• Pedicle screw fixation
  • Lysis of adhesions

Electrically elicited EMG may occur:

  • With stimulation of all implanted devices
  • With direct electrical stimulation of neural structures involved in surgical procedures

Post-Surgical Protocol and Monitoring Duration
At closure, all needle electrodes that were placed in the sterile field should be shown to the circulating nurse or surgical technician. The nurse will verify that all needles are intact, the needle count is validated and non-reusable sharps have been properly disposed of. Standards, Recommended Practices, and Guidelines by the Association of Perioperative Registered Nurses (AORN) serves as an excellent reference manual.

Continuous monitoring should be performed during the remainder of the procedure and throughout closure. The NT must be aware of any electrophysiological abnormalities that occur during closure because a condition could develop that would compromise the spinal cord. If the NT notices a change in evoked potentials at this point, a premature transfer of the patient to the recovery room could be avoided eliminating the need for re-intubation and surgical re-exploration.


Online, real-time remote monitoring is the process of viewing the information generated in the operating room (OR), including wave morphologies and data, as it is recorded from an outside location. With the advancement of information technology, the supervising physician can view, interpret and communicate without delay.

Conferencing software programs on the biomedical computer connect to the monitoring physician’s computer system; allowing the information to be viewed in real-time fashion both remotely and securely.

Quantum Neuromonitoring NTs work closely with physicians trained in intraoperative neurophysiological monitoring (IONM) and who provide a supervisory function or professional component. A physician located outside the operating room monitors the majority of cases monitored by Quantum Neuromonitoring personnel in real time. The remote monitoring connection depends upon hospital authorization and Internet access. In difficult cases, constant communication between the NT and supervising physician increases the likelihood of pinpointing the cause of abnormal findings. The supervising physician can view and interpret tracings without delay.

Remote monitoring can be accomplished from anywhere in the World, providing there is an Internet connection available. Therefore, patients undergoing spinal or cranial surgeries monitored by Quantum Neuromonitoring can be assured that the highest level of care is being employed at all times.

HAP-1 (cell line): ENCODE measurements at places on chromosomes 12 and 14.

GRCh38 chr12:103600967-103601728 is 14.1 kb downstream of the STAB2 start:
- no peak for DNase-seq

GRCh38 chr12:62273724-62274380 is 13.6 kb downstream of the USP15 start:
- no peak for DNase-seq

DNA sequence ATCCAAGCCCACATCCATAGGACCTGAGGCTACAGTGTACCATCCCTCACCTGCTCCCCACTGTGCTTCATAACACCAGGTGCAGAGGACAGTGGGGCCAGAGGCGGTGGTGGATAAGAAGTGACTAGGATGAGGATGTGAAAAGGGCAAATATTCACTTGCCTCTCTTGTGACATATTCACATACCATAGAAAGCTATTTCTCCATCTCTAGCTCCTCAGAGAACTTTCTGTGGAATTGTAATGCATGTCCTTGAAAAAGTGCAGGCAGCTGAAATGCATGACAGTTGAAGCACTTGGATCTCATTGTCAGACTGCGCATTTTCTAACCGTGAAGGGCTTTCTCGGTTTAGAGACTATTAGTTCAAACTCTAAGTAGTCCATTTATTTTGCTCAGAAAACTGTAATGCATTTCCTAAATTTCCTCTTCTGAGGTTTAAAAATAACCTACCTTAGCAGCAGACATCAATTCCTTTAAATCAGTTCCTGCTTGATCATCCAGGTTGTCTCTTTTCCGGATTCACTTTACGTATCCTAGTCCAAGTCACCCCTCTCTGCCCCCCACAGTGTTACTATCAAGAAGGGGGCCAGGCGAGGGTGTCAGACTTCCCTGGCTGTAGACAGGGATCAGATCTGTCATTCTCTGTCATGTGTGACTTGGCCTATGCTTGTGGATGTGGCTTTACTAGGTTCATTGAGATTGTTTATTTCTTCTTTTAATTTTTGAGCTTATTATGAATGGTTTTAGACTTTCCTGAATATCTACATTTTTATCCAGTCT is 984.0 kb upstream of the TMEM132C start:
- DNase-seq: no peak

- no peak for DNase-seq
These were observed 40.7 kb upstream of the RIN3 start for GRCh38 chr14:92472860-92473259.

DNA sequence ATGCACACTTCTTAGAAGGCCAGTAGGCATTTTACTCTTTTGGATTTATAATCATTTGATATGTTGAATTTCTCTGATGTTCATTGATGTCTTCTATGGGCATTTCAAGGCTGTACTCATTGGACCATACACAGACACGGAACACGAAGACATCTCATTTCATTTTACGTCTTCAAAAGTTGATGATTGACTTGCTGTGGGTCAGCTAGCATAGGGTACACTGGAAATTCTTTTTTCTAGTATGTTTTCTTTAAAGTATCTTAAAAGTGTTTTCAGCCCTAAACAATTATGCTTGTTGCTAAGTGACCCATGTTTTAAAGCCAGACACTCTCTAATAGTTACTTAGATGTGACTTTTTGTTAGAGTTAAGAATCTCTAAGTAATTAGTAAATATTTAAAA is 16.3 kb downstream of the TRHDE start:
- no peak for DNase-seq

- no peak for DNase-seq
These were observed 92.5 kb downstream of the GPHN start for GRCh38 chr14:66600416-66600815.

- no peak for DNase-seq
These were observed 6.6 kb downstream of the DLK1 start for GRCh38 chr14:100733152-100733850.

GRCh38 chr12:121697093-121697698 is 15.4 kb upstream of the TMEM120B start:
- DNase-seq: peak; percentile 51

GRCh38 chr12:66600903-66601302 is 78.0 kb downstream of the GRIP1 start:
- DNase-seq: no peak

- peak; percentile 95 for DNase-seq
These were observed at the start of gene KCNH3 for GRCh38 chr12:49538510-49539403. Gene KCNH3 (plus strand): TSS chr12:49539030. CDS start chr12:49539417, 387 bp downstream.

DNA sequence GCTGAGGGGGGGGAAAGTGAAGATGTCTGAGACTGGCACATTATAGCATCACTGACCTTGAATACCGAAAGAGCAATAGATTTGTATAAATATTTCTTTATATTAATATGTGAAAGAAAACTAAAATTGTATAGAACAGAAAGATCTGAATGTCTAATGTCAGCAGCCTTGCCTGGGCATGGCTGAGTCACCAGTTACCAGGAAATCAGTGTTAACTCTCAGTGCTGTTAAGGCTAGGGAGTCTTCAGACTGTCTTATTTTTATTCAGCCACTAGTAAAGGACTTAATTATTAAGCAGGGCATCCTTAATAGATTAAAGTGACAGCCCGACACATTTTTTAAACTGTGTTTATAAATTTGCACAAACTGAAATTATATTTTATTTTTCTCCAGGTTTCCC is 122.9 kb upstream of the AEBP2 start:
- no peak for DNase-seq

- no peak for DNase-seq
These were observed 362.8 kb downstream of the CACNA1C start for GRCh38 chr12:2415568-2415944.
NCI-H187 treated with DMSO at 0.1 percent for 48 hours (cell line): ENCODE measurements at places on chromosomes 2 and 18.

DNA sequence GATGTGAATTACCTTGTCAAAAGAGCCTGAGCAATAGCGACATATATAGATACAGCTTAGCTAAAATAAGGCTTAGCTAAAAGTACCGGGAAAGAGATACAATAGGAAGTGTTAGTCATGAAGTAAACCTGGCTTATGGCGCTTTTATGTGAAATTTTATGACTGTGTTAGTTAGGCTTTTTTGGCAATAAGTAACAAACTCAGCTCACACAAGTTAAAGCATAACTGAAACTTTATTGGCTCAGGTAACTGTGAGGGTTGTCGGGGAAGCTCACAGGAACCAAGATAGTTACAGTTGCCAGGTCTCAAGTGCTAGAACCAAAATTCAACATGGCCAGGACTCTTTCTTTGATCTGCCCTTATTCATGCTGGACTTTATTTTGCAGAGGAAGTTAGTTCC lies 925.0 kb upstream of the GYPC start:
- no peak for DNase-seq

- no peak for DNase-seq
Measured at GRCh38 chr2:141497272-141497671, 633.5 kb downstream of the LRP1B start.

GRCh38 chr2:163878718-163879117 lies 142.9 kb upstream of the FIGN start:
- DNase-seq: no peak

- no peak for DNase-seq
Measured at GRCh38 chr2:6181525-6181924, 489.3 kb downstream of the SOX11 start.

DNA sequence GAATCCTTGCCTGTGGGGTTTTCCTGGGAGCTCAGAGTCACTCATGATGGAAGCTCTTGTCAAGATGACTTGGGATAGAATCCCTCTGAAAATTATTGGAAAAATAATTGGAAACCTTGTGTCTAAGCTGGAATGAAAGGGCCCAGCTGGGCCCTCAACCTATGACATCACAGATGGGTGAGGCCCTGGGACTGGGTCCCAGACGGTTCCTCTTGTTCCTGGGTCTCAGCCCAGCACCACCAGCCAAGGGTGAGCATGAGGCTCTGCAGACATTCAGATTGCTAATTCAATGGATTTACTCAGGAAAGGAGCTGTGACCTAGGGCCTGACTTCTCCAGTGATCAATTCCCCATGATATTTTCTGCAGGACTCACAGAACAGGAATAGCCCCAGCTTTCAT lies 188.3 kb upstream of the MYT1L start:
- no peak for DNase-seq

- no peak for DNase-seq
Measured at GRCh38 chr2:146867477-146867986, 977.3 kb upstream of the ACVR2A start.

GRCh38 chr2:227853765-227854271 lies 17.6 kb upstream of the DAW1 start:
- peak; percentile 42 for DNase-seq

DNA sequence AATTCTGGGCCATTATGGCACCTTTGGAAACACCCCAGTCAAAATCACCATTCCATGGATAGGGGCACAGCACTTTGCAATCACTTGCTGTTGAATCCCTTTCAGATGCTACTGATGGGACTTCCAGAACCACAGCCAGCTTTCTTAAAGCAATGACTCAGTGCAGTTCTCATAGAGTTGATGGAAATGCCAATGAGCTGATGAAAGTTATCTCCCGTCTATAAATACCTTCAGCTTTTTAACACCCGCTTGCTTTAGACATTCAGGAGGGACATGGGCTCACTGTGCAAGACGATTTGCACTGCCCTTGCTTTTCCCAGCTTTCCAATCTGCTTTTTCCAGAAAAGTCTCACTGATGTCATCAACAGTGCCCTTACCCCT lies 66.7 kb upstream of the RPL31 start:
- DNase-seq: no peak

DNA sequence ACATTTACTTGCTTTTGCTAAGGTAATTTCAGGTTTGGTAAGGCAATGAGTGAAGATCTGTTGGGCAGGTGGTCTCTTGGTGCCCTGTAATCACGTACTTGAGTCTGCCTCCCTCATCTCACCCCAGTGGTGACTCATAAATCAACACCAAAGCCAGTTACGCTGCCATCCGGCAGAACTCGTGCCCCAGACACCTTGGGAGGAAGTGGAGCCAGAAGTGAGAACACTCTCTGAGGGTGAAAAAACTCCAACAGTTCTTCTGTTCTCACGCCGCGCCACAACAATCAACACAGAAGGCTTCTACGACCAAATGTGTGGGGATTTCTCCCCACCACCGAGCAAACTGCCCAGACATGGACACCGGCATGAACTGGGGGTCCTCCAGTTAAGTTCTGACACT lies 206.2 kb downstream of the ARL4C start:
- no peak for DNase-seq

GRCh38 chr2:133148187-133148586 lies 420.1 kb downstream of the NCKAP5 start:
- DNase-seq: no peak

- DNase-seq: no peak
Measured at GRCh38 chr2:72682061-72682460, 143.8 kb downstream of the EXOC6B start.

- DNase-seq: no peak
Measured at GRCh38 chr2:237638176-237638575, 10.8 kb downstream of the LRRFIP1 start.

Quantum Neuromonitoring strictly adheres to HIPAA security regulations. A two-factor authentication process maintains identification and authentication of authorized Quantum Neuromonitoring personnel. Encryption of data transmitted in each individual case is initiated at the Quantum Neuromonitoring server using a Secure Sockets Layer (SSL) protocol supporting 128–bit encryption.

Quantum Neuromonitoring Remote Monitoring Model


Intraoperative neurophysiological monitoring (IONM) provides many important benefits, chief among them is the ability of the neurotechnologist (NT) to determine what has caused a change in the information being recorded, or a shift from baseline as it relates to the surgical procedure. We call this the “Red Flag Warning.” Many factors are under the control of the anesthesiologist, but the surgeon and the NT can augment the information obtained on patient status through the monitoring process. In each case the problem must be corrected or the surgeon must be notified so that he or she does not continue the surgery with a false sense of security.

Technical Factors
Dislodged stimulating or recording electrodes:

  • Broken wires
  • Failure of the computer’s amplifier
  • Failure of the stimulating pod
  • Excessive 60-cycle interference
  • Salt bridge between stimulating electrodes causing a stimulus impedance error

Anesthetic Factors
High concentrations of inhaled agents, such as nitrous oxide, can minimize the ability to obtain somatosensory and motor evoked potentials.

  • Inadequate time allowed for the muscle relaxants to wear off will inhibit the ability to monitor spontaneous and electrically-elicited EMG activity.

Anesthesthetic-related factors can be minimized by a close working relationship between the anesthesiologist and the NT, along with an understanding of how specific anesthetic agents affect the various electrodiagnostics.

Physiological Factors

  • Hypotension causes prolongation and reduced amplitude in somatosensory and motor evoked potentials. Increasing blood pressure will reduce the chance of an ischemic event.
  • Hypothermia can be detected by the degradation of somatosensory evoked potentials prolonging recovery.
  • Inadequate ventilation, causing hypoxia, will cause somatosensory wave forms to prolong as a result of oxygen deficiency.
  • Inadequate blood flow to the spinal cord will cause wave forms to prolong.

Patient Positioning

  • Having the patient’s arms extended or providing insufficient padding under the shoulder can cause stretching of the brachial plexus. Detection can be accomplished by obtaining an ulnar nerve somatosensory evoked potential.